Although our pain causes our loved ones pain, mostly they remain silent because their primary role is to provide support. How unselfish is this love.

Sean’s chapter is entitled A Little While of Winter, taken from Song of Solomon 2:10-12. A  talented friend of mine put the words to music and recorded the song, which I gave it to Sean as a gift as our pain turned into healing:

My beloved spake, and said unto me,
Rise up, my love, my fair one, and come away.
For, lo, the winter is past;
The rain is over and gone;
The flowers appear on the earth;
The time of the singing of birds is come,
And the voice of the turtle-dove is heard in our land.

Interview on Adoption Journey Into Motherhood

Mary Beth Wells chats to Aurette about her discovery as an adult of her closed adoption, and her journey of healing.

The Interview Project: Interview with Von

Open Adoption Bloggers recently invited adoption bloggers to participate in The Interview Project as a means of getting to know other voices in the adoption world. I was once of the 60 bloggers who signed up and was paired with an adoptee called Von. She writes a very informative and thought-provoking blog entitled Once Was Von. This is my interview with her:

Are you one of the Forgotten Australians? Please tell me more about this (I can Google it but I prefer to hear about it in your own words).
Thank you, there is plenty to Google, but each story is so personal. I had a dear friend and neighbour who was one of the Forgotten Australians. He was sent from The Barnardos Homes to Australia as a young boy. He seems to have been one of the lucky ones, unless of course he never told the truth of his story, in order to protect us all from his pain. I admired him immensely for his fortitude, his humour and the success he made of his life despite it all.

My father and uncles were institutionalised as boys, although not transported. The repercussions of this have reverberated down the family. They are numbered amongst the 500,000. My Mother, Dorothy also of course was affected, as are all the descendents of these people, no longer forgotten

In your adoption story you mention that your birth mother nurtured you for some time before you were separated. How has this affected your life – are you better off emotionally than those children who are separated immediately after birth? Is your “primal wound” smaller (for want of a better word) than that of others?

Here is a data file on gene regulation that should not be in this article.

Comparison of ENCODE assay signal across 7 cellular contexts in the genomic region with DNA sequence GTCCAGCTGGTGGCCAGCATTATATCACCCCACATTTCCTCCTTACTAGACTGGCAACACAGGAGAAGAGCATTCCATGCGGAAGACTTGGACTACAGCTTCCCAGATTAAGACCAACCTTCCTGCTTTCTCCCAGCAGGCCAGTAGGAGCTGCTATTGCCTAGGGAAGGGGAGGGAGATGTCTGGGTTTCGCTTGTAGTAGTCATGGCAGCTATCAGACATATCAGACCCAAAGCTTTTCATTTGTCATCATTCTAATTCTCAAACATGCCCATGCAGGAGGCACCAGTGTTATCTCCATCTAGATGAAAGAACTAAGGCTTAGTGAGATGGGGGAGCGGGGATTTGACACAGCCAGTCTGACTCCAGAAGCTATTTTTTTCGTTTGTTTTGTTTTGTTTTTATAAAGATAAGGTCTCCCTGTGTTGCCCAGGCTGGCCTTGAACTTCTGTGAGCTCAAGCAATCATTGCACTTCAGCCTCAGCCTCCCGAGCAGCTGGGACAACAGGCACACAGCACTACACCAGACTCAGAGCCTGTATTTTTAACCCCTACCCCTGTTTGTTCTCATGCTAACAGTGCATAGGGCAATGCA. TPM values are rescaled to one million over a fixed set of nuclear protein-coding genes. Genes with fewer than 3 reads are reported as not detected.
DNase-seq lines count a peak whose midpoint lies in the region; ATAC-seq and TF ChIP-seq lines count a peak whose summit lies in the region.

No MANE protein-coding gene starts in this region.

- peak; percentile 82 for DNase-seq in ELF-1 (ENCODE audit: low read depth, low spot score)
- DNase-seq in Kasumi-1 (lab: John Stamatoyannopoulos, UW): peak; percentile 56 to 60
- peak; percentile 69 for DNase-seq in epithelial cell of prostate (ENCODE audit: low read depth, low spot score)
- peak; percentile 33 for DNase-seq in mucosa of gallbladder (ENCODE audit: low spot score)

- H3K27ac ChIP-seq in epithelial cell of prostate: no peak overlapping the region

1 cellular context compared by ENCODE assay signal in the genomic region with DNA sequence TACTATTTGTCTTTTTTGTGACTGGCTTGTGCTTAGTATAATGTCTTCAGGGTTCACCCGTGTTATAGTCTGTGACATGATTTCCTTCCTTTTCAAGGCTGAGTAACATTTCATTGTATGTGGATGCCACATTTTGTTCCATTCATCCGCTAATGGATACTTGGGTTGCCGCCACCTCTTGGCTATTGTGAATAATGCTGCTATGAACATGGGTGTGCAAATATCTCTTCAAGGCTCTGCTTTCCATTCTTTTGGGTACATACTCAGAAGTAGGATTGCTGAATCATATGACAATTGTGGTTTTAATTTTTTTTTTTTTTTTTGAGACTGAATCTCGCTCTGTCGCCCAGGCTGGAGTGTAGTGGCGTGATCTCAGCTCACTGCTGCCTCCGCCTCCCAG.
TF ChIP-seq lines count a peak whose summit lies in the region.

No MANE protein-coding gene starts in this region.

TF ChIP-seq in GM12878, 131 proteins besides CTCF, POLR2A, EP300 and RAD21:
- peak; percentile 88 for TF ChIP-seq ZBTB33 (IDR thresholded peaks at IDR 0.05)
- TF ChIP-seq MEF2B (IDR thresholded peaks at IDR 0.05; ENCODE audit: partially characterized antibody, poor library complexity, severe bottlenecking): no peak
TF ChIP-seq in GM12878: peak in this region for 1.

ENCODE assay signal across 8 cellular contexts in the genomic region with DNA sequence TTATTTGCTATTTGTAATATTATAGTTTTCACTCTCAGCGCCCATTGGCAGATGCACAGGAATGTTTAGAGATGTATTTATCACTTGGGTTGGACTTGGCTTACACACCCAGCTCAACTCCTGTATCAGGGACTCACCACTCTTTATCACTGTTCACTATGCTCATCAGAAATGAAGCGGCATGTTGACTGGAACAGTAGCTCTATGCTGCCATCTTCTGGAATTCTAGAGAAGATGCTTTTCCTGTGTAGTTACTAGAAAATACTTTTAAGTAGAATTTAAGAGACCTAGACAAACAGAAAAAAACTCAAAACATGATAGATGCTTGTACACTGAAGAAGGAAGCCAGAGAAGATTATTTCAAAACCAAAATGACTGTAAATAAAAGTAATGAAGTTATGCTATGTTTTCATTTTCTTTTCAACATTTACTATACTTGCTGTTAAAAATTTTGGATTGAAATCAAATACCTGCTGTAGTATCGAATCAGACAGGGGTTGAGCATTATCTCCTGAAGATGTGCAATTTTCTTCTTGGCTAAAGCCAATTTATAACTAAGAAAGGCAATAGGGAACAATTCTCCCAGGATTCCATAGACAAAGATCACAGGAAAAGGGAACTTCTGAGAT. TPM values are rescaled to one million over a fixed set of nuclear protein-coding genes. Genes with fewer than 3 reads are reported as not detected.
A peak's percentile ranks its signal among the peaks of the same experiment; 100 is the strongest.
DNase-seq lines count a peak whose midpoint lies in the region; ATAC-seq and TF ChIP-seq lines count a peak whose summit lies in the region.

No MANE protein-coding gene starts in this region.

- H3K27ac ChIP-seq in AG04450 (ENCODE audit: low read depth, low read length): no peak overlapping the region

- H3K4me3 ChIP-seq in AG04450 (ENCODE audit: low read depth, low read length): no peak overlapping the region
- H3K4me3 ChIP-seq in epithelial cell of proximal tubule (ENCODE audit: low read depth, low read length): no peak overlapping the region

Absolutely better off, which I have only recently come to fully appreciate. I have always had a sense of who I am. I think the “primal wound” is not smaller; separation is separation and that trauma is significant for us all. I too suffer from a multitude of effects from that time, but have been able to turn that into a survivor mode  for myself because I have had that sense of being who I am. Of course, as for all of us, there have been times of great distress and pain, still are, but I’m never felt I wouldn’t come through it. I was better off I believe, but of course the big question has to be, was Dorothy?

Having spent those few months with your birth mother, did you feel a connection with her (the second Dorothy) when you were eventually reunited?
I spent six weeks after birth with her, heavily supervised and restricted. I did feel a connection, respect and great sadness for her suffering, but sadly I never came to love her as I would have liked to. I tried to make up for the lost years, to treat her as well as possible, by making sure she felt like a mother and grandmother. I am grateful to her for the information she gave me, the family history, the awareness of her feelings and suffering and of course for my life.

Do you know anything about your birth father? Do you ever think about him?
I thought about him all my life. I didn’t know his name until I was 50, when Dorothy told me about him and their story. Once I had met two of my five half-siblings and talked to a cousin, I had plenty of information about his life and his history. I think of him more now, but have no regrets about not meeting him, despite that being the only missing piece of the jigsaw of my life.

Are you happy with what you have learned about your biological roots, or do you feel there is still something missing?
I am extremely fortunate and feel I now have a firm foundation for my life, which I did not have previously. I am very proud of my ancestors and knowing where I came from has explained much in my life. For instance I lived in Bristol for 14 years and knew Somerset well. I very often travelled within a few miles of where one side of my family lived from 1700, the side who’s name I bore originally. Of course I didn’t know that then!

Why did you choose to blog about adoption at this stage of your life?
My meeting with my half-siblings only happened last year. I believe I’ve pretty much travelled the whole adoption journey. I had already started blogging and thought it a good way to convey information that might be useful or helpful to others. I’ve always believed in turning what has been difficult into something useful.

Your blog contains many links to news articles and other adoption-related issues. What are you trying to achieve with your blog?
I feel very strongly that people who are not adoptees do not know the extent of the adoption industry’s harm and of the suffering inflicted on adoptees. Many do not grasp or ever think about what it means to be an adoptee and a minority of around 3%, in many places with no right to know who they really are. I feel fortunate to live in a country with a more enlightened attitude and I have the time in my life now, the motivation and commitment to open up information. I am committed to adoption activism for the sake of those who do not know and the ones to follow.